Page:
Habits of Mind: Empathy

This post is part of a series on sixteen “Habits of Mind” put forth by Arthur L. Costa and Bena Kallick as being “necessary for success in school, work, and life” (Costa & Kallick, 2010, p. 212).

Listening with understanding and empathy: Understand others! Devoting mental energy to another person’s thoughts and ideas; holding in abeyance one’s own thoughts in order to perceive another’s point of view and emotions.

I’m taking this post a bit off-topic and writing not about how I am empathic at work, but rather, how a personal experience forced me into the proverbial mile in another’s shoes.

On December 20th, I had surgery to correct femoral acetabular impingement.  My prognosis is good – the surgeon predicted an eventual return to full athletic activity for me, but in the meantime I had a few physical limitations:

  • No driving for two full weeks after surgery
  • Walk assisted, to some degree, by crutches for at least the first four weeks after surgery
  • Very limited mobility in my right leg for the first few weeks after surgery
  • No bending at the hip past 90 degrees for six weeks after surgery

The weeks since the 20th have given me a refresher course in awareness of issues of mobility and physical access. Here are some of my experiences from the last month:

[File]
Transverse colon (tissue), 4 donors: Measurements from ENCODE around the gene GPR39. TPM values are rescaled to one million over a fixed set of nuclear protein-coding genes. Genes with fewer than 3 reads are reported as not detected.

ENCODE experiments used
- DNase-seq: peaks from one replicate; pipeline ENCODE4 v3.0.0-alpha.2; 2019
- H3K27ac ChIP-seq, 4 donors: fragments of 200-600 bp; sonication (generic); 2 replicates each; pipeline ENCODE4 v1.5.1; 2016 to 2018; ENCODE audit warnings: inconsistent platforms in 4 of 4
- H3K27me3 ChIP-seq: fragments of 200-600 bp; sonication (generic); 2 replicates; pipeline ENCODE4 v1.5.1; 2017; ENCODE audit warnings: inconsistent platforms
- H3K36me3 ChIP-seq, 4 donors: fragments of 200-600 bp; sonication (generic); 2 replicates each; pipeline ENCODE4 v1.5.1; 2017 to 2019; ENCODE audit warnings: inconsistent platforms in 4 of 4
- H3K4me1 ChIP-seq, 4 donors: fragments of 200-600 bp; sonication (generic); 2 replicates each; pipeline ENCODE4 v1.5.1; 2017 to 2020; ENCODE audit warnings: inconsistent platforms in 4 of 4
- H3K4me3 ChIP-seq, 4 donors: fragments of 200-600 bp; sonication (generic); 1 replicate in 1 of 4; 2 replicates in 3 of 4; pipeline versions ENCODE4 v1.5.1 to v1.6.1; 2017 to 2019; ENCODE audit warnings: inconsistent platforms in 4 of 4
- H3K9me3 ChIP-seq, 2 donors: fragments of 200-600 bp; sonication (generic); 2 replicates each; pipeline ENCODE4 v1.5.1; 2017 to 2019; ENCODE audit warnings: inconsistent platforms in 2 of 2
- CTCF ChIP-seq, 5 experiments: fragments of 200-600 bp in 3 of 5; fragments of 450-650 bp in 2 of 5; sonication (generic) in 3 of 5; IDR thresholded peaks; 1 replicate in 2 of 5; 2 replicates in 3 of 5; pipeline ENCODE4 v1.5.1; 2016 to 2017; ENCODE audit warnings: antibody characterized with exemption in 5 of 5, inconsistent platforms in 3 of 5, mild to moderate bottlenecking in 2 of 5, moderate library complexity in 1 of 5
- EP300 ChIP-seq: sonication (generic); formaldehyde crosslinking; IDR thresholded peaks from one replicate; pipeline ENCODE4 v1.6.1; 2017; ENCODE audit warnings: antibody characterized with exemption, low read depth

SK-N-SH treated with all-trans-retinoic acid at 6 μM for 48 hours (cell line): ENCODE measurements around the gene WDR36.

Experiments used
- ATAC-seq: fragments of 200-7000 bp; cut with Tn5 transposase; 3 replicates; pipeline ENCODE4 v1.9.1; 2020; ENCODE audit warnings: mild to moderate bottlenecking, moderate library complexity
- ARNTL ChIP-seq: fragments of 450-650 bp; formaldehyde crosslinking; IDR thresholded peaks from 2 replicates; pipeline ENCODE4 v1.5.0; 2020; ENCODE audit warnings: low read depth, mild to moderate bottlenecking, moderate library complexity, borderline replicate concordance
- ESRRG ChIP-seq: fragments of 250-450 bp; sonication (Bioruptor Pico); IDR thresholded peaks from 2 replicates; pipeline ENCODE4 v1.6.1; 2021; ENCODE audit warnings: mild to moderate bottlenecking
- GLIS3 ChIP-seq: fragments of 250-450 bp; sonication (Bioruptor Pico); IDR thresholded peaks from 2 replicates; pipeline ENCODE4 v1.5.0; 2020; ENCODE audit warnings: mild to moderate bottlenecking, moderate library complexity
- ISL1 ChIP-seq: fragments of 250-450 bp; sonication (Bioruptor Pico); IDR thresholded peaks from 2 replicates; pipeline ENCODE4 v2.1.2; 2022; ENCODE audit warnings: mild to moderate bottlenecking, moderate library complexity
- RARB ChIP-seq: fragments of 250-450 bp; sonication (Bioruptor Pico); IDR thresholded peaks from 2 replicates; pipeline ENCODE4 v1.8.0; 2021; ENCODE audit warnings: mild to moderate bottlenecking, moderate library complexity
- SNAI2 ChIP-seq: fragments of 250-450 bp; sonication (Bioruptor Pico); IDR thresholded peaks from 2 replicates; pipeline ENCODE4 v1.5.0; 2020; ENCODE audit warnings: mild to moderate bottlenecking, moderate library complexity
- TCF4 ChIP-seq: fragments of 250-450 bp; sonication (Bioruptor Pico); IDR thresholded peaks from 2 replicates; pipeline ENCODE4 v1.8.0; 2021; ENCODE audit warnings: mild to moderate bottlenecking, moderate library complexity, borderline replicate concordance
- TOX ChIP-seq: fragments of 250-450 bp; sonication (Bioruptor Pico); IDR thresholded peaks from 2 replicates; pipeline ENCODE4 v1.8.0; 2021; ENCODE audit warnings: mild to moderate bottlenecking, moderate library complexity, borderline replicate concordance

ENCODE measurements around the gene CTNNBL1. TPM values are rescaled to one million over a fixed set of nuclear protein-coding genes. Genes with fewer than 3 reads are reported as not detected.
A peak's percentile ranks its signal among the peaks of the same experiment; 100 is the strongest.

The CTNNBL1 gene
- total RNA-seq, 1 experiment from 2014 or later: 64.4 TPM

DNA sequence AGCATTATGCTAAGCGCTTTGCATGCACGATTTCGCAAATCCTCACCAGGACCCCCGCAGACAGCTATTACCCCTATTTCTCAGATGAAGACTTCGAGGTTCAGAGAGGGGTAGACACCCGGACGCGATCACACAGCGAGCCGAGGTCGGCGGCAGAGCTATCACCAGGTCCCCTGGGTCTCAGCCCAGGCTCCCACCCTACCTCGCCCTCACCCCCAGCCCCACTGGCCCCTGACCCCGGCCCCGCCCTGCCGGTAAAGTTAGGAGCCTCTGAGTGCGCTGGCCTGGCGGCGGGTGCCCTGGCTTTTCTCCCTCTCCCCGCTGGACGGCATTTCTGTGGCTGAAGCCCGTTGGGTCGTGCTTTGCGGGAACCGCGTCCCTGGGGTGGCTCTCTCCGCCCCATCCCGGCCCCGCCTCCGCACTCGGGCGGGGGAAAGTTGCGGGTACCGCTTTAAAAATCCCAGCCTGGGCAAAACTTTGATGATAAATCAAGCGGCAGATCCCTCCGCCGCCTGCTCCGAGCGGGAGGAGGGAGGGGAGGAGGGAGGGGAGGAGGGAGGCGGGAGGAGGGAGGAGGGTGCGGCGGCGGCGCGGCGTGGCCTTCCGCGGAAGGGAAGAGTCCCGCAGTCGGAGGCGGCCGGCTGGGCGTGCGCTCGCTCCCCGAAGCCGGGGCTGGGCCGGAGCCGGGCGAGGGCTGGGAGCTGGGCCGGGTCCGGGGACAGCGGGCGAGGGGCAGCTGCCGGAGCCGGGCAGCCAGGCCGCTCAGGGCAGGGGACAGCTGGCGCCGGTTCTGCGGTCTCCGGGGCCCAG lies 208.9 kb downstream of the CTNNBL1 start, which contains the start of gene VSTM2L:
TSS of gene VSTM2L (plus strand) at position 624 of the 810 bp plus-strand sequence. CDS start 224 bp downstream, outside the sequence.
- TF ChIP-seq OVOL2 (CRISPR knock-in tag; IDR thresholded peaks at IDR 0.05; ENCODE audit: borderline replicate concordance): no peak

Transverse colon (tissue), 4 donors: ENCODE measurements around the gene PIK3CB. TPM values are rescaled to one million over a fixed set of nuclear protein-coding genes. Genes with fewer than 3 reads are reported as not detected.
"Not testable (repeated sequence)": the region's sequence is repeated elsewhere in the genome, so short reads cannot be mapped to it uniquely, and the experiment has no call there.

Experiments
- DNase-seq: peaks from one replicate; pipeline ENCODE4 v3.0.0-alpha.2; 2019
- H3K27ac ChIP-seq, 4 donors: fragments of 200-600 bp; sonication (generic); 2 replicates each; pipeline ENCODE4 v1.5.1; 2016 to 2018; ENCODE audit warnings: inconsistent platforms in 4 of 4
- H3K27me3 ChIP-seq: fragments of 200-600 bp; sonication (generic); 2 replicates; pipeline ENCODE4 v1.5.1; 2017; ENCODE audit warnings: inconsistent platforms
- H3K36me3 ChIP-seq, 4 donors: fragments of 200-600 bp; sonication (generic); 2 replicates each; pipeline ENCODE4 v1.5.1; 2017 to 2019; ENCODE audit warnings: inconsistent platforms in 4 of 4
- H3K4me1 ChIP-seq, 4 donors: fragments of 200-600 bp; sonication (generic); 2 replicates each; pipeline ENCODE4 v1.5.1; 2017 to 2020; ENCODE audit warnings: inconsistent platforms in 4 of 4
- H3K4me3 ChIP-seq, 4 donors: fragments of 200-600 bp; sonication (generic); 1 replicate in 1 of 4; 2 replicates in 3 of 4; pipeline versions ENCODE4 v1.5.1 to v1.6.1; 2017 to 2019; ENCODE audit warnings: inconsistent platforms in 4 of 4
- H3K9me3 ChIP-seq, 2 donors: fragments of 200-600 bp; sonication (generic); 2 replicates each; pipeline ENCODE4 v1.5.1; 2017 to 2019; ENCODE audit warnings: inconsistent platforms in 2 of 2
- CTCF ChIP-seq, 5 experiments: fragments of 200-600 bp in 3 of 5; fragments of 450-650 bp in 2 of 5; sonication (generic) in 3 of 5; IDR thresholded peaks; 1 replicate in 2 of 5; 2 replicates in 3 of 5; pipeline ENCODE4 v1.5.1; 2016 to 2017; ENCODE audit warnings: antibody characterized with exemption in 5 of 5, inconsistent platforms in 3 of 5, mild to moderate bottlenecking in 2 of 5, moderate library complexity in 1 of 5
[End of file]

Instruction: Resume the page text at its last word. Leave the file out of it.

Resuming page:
Week 1: While I was able to get around on two crutches, I felt weak, nauseous, and tired much of the time from the surgery and pain meds.  The first few days I spent mostly horizontal on the couch, alternately reading, watching TV, and napping.  I avoided getting up as much as possible not so much because of the walking on crutches, but because the physical act of getting up off the couch without bending my hip was so taxing.  I had to mentally prepare myself just to get off the couch – I was not used to that.  Learning to use the crutches properly took a little getting used to as well – put your weight on the handles, not the armpit pads.  I’ll spare you the details of how I managed in the bathroom, but suffice to say that I had to reinvent how I did all the many things one does in the bathroom in order to stay upright and not stress the hip joint.  If you want a small taste of what it was like, try taking a shower (and getting in and out) standing on one foot. Good luck with that.

Week 2: Significantly better than Week 1, but still on two crutches.  Getting in and out of the car (as a passenger) was laborious, as I not only had to lean backwards into the seat, but then lift my right leg into the car with two hands while not breaking the 90 degree bend at my hip.  That, plus the increased amount of time it took me to get from Point A to Point B on the crutches made being ambulatory feel kind of like more trouble than it was worth (and what a horrible thing to feel!).

Weeks 3-4: Back to work!  I returned from Winter Break on the two-week post-op date – I was allowed to drive, but the hour+ drive to work made for an uncomfortable ten hours each week.  I often felt in danger of breaking the 90 degree rule, so I rolled up a fleece blanket and sat on that while leaning the seat back as far as it would go – still not terribly comfortable, but thankfully I have long arms and have been able to live with this arrangement.  I also spent the first few days spectacularly underestimating how long it would take me to get to different locations around my building.